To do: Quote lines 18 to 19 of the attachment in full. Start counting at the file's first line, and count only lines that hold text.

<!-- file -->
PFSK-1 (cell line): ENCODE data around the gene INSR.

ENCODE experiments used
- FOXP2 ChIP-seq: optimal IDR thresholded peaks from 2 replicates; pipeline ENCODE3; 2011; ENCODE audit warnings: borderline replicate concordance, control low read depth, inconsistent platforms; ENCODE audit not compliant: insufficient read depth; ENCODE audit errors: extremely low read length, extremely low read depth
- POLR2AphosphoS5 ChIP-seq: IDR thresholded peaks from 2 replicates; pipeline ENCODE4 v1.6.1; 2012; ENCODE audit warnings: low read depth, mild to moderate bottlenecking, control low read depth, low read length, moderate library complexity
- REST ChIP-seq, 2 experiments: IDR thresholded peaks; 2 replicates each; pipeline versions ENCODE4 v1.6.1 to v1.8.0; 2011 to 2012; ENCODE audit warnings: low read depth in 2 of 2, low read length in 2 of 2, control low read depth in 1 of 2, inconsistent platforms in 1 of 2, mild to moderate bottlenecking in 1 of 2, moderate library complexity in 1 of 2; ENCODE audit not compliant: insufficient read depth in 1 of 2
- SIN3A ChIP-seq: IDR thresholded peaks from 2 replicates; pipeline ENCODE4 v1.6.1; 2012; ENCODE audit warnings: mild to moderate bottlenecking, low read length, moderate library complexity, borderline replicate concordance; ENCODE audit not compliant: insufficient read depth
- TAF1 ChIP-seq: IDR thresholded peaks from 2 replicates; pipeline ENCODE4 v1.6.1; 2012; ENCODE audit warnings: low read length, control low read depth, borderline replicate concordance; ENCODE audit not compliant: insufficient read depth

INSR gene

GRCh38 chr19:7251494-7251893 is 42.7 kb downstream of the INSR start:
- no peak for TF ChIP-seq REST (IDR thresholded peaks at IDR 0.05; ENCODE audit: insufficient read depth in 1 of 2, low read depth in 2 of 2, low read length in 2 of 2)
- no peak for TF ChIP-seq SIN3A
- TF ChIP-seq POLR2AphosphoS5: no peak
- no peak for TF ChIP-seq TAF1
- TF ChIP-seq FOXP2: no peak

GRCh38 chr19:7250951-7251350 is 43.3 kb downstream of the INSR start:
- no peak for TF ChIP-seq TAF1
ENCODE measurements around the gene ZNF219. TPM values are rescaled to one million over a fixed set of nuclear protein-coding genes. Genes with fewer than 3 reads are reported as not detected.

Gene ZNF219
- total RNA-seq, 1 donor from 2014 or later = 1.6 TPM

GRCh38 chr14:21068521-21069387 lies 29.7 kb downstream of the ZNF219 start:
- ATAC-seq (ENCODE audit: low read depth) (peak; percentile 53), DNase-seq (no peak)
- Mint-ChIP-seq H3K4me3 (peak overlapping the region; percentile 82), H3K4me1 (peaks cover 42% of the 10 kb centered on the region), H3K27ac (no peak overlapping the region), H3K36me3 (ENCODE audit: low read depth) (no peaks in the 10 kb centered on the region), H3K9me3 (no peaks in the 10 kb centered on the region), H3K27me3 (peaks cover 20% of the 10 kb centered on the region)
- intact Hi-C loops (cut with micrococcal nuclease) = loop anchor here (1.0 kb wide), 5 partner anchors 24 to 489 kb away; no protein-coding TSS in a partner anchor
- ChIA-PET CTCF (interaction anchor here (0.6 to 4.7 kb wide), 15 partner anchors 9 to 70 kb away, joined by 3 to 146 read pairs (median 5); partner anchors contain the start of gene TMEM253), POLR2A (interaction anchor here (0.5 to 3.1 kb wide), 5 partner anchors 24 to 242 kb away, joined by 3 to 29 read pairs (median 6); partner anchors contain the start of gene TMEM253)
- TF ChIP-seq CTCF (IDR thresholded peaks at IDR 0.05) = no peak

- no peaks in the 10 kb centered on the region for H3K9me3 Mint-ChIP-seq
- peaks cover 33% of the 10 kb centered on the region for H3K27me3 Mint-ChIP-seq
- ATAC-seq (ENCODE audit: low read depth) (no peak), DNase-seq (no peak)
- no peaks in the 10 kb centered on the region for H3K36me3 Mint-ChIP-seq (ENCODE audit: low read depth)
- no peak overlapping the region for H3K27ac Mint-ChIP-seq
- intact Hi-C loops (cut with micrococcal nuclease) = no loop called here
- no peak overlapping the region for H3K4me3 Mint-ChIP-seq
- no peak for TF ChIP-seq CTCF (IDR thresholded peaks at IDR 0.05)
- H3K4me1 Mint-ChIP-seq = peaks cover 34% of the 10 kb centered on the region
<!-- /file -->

Gene ZNF219
- total RNA-seq, 1 donor from 2014 or later = 1.6 TPM